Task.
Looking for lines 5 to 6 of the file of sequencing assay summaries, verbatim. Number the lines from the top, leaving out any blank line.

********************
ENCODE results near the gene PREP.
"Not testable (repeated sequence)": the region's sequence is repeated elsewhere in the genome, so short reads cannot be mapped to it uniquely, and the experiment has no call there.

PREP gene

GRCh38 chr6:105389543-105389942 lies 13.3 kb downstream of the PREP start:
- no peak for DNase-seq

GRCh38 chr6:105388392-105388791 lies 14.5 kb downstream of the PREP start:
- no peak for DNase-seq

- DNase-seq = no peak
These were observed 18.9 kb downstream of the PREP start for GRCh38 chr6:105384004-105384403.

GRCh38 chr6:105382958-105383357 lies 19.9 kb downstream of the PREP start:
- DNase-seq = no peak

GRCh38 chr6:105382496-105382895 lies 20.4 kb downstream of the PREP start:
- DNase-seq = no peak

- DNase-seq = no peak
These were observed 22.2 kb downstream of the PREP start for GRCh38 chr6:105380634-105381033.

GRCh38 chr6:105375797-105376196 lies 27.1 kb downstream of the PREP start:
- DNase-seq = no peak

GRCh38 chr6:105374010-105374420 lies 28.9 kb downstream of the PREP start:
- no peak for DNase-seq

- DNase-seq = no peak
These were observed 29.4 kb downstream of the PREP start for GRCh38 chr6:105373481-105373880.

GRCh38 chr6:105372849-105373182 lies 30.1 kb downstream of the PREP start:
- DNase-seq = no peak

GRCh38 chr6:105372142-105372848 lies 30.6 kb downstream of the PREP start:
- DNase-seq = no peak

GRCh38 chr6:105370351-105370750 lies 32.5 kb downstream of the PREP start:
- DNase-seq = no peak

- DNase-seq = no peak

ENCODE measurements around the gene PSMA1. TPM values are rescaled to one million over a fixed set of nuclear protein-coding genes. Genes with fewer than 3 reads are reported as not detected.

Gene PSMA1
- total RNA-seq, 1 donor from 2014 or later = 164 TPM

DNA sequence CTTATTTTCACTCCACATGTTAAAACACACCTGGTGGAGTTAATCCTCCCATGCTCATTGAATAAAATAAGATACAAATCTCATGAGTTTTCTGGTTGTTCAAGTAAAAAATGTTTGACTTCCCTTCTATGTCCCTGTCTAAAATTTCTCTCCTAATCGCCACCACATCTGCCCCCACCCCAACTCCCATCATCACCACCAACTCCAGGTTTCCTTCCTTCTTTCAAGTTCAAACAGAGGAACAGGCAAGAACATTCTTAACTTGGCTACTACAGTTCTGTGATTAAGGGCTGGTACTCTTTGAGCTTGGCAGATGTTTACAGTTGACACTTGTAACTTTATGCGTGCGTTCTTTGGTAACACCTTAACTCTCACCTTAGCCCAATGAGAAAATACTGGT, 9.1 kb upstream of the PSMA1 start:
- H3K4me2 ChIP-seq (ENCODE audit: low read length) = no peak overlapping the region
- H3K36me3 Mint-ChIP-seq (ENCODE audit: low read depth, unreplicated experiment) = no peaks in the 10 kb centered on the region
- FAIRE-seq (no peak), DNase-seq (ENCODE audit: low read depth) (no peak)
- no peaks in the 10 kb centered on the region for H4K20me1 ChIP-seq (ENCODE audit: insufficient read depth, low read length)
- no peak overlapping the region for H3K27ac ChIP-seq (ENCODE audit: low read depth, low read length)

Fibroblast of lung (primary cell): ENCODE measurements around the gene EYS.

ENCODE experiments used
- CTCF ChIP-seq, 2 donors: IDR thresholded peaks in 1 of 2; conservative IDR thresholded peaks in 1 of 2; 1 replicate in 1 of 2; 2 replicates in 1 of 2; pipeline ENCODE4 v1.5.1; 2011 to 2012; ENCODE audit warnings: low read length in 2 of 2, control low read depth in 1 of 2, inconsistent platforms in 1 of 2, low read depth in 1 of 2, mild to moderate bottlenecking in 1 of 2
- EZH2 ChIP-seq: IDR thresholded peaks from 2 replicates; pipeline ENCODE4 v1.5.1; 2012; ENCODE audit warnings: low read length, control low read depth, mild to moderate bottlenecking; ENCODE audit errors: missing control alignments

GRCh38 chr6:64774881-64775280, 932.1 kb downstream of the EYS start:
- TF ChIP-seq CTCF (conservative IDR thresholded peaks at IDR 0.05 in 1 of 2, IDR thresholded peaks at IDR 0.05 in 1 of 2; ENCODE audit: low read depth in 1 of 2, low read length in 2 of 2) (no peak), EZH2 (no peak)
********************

- no peak for DNase-seq

GRCh38 chr6:105388392-105388791 lies 14.5 kb downstream of the PREP start: